The ultimate way of building up space structures would be to use material sourced there, rather than launched from Earth. Once processed into finished composite material, the resin holds the carbon fibres together as a solid rather than a fabric. The beams can be used to construct more complex structures, antennae, or space station trusses. Image credit: All About Space/Adrian Mann.

The International Space Station is the largest structure in space so far. It has been painstakingly assembled from 32 launches over 19 years, and still only supports six crew in a little-under-a-thousand cubic metres of pressurised space. It’s a long way from the giant rotating space stations some expected by 2001. The problem is that the rigid aluminium modules all have to be launched individually, and assembled in space. Bigelow Aerospace will significantly improve on this with their inflatable modules that can be launched as a compressed bundle; but a British company has developed a system that could transform space flight, by building structures directly in space.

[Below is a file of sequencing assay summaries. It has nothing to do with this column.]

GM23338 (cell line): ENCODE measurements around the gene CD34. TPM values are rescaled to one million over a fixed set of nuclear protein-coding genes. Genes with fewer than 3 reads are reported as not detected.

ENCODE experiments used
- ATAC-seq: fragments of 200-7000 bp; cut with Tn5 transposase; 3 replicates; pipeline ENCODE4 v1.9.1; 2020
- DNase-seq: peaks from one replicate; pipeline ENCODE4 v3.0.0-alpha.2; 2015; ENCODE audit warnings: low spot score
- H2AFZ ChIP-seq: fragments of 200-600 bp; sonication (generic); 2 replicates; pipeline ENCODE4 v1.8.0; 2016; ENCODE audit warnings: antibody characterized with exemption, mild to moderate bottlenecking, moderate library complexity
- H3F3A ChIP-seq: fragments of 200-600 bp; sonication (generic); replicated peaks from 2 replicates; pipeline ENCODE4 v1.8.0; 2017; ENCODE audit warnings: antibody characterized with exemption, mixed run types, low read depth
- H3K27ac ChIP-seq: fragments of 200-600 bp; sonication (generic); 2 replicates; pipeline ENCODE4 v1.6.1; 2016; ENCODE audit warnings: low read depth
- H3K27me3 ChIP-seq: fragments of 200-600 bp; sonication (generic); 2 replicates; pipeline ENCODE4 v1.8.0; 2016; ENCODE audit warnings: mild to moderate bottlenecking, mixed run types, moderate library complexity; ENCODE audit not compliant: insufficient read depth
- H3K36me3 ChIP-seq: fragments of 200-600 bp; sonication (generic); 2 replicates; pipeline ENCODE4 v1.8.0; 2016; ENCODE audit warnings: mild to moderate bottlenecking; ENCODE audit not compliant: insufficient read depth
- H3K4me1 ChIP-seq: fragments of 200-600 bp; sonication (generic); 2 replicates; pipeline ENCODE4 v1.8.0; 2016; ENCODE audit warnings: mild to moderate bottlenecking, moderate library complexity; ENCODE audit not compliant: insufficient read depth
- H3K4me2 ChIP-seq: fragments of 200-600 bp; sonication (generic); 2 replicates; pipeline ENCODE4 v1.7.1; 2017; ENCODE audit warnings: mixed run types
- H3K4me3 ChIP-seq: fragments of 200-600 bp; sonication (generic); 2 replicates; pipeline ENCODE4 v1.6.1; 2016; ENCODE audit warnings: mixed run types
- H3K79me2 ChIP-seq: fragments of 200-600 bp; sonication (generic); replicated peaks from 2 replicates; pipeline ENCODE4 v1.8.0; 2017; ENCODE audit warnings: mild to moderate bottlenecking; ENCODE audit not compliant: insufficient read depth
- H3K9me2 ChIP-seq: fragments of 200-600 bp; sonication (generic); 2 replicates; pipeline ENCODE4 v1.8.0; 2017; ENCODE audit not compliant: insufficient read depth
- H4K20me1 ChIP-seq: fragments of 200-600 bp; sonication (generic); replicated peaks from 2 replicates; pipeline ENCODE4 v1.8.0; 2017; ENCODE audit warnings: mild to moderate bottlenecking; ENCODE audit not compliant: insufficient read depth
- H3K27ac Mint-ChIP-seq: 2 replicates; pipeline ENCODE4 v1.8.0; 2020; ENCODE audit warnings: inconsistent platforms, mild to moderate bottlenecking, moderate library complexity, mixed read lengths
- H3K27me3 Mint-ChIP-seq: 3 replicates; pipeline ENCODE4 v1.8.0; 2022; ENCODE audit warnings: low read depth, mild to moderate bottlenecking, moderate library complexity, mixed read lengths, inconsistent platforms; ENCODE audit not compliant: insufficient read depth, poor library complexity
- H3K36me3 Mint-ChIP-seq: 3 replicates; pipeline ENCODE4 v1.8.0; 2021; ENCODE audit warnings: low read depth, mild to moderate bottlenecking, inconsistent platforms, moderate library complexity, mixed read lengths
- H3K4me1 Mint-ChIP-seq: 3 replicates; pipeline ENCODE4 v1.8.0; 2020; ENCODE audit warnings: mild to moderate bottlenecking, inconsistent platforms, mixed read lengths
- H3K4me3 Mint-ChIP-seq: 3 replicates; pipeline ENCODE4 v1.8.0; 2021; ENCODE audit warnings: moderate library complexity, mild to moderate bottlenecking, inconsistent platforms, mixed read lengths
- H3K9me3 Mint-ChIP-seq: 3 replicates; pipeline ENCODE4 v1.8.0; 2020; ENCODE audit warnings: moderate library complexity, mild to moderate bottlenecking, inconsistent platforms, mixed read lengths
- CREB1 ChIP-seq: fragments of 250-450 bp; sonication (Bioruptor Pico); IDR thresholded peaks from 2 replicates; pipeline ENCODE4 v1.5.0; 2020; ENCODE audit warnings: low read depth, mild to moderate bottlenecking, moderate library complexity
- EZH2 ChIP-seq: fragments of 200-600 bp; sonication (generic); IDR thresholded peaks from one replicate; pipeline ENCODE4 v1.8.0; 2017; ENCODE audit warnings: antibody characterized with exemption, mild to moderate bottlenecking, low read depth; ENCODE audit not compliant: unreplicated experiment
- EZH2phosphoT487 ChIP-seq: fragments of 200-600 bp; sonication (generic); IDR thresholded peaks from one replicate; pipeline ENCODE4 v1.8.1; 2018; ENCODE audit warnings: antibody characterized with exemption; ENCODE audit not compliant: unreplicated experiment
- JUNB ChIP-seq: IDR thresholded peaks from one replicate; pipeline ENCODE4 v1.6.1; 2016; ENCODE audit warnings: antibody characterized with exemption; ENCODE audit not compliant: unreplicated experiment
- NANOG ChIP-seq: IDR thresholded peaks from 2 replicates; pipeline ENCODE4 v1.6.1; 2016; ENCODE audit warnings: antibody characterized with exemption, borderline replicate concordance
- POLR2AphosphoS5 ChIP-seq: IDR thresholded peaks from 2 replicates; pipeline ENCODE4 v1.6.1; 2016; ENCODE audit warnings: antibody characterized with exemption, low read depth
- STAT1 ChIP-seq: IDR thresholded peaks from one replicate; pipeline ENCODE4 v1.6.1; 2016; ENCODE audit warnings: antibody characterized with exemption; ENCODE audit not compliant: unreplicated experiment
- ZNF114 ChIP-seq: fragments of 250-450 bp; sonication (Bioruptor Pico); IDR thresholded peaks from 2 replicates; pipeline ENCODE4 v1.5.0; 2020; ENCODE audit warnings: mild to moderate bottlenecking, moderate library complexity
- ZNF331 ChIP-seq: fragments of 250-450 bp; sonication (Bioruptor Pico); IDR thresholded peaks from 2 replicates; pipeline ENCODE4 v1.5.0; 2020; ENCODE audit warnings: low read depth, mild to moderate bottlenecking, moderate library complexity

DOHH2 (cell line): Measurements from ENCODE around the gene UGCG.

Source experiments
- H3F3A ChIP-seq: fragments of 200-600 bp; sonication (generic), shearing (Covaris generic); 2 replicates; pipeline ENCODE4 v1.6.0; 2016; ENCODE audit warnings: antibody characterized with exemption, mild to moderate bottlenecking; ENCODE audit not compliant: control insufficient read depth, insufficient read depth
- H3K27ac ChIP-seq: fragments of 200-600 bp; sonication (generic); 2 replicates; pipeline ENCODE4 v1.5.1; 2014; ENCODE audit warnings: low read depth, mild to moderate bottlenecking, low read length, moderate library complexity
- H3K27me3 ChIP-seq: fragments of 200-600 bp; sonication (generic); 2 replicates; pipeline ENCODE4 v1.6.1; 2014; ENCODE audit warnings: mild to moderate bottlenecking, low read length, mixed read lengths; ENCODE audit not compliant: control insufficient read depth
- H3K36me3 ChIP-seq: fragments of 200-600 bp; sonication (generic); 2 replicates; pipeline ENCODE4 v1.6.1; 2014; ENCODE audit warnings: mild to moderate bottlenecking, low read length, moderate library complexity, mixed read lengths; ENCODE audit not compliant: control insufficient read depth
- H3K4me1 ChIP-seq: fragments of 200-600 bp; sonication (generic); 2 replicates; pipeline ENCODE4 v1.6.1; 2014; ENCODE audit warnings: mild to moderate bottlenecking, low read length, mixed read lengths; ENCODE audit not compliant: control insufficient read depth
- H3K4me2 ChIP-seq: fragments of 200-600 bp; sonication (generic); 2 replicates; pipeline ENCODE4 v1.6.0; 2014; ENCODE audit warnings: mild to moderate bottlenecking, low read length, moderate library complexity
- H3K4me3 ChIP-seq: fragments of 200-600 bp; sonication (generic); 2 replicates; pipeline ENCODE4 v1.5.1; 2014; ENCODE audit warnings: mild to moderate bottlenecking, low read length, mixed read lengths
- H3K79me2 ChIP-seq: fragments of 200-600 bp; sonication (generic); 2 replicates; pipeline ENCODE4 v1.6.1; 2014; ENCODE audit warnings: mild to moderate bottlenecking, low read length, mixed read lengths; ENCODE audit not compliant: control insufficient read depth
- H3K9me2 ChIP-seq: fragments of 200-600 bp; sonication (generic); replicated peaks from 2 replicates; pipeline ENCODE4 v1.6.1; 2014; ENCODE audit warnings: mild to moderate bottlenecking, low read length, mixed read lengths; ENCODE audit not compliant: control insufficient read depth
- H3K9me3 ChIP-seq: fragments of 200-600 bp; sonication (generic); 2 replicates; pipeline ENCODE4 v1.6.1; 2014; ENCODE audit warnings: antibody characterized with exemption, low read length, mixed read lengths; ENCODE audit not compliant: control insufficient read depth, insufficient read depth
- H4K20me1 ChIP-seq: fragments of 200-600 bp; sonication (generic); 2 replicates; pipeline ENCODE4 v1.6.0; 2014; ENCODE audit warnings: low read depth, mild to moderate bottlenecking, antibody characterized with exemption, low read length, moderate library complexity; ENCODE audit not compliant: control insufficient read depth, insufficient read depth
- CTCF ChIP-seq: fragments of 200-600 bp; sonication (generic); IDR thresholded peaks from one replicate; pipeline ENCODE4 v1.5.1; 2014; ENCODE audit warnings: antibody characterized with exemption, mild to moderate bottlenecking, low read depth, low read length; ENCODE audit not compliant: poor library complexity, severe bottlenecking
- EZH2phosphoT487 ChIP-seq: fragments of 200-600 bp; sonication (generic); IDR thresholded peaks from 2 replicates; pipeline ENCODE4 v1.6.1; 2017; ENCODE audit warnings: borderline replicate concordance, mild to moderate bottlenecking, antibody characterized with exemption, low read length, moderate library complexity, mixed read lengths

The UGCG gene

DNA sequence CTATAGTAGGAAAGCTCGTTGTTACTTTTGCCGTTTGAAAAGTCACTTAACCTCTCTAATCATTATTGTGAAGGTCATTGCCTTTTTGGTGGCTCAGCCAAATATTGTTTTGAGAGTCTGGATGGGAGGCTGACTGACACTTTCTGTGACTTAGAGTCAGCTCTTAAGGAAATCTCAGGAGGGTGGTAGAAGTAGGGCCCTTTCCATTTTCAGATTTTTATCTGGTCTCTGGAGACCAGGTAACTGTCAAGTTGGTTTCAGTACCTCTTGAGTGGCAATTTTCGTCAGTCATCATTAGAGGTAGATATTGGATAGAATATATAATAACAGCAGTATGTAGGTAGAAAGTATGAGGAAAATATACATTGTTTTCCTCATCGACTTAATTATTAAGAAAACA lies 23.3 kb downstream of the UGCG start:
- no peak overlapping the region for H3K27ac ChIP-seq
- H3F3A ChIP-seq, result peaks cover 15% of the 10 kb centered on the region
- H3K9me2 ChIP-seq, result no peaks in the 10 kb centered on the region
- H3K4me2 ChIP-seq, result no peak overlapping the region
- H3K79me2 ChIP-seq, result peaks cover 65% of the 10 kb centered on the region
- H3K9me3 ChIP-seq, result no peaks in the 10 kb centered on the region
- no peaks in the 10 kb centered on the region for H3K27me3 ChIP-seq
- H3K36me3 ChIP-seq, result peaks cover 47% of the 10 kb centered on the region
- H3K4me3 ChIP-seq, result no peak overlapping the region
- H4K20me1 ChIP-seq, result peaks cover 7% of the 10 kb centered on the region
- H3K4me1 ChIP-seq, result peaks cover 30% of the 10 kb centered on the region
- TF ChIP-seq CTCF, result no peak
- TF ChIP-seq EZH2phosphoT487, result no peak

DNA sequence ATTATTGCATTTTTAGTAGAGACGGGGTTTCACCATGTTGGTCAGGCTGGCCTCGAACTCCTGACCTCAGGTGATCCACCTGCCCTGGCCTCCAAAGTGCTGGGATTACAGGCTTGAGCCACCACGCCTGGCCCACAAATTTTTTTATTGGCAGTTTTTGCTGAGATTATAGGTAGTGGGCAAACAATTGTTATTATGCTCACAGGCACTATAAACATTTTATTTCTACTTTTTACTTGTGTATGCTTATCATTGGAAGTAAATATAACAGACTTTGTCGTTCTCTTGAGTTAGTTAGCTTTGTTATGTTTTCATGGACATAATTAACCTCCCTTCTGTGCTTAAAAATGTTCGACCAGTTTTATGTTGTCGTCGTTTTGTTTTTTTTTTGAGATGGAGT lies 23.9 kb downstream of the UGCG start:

Magna Parva from Leicester are a space engineering consultancy, founded in 2005 by Andy Bowyer and Miles Ashcroft. Their team have worked on a range of space hardware, from methods to keep Martian solar panels clear of dust, to ultrasonic propellant sensors, to spacecraft windows. But their latest project is capable of 3D printing complete structures in space, using a process called pultrusion. Raw carbon fibres and epoxy resin are combined in a robotic tool to create carbon composite beams of unlimited length – like a spider creating a web much larger than itself. Building structures in space has a range of compounding virtues, it is more compact than even inflatables, as only bulk fibre and resin need to be launched. Any assembled hardware that has to go through a rocket launch has to be made much stronger than needed in space to survive the launch, printed structures can be designed solely for their in space application, using less material still.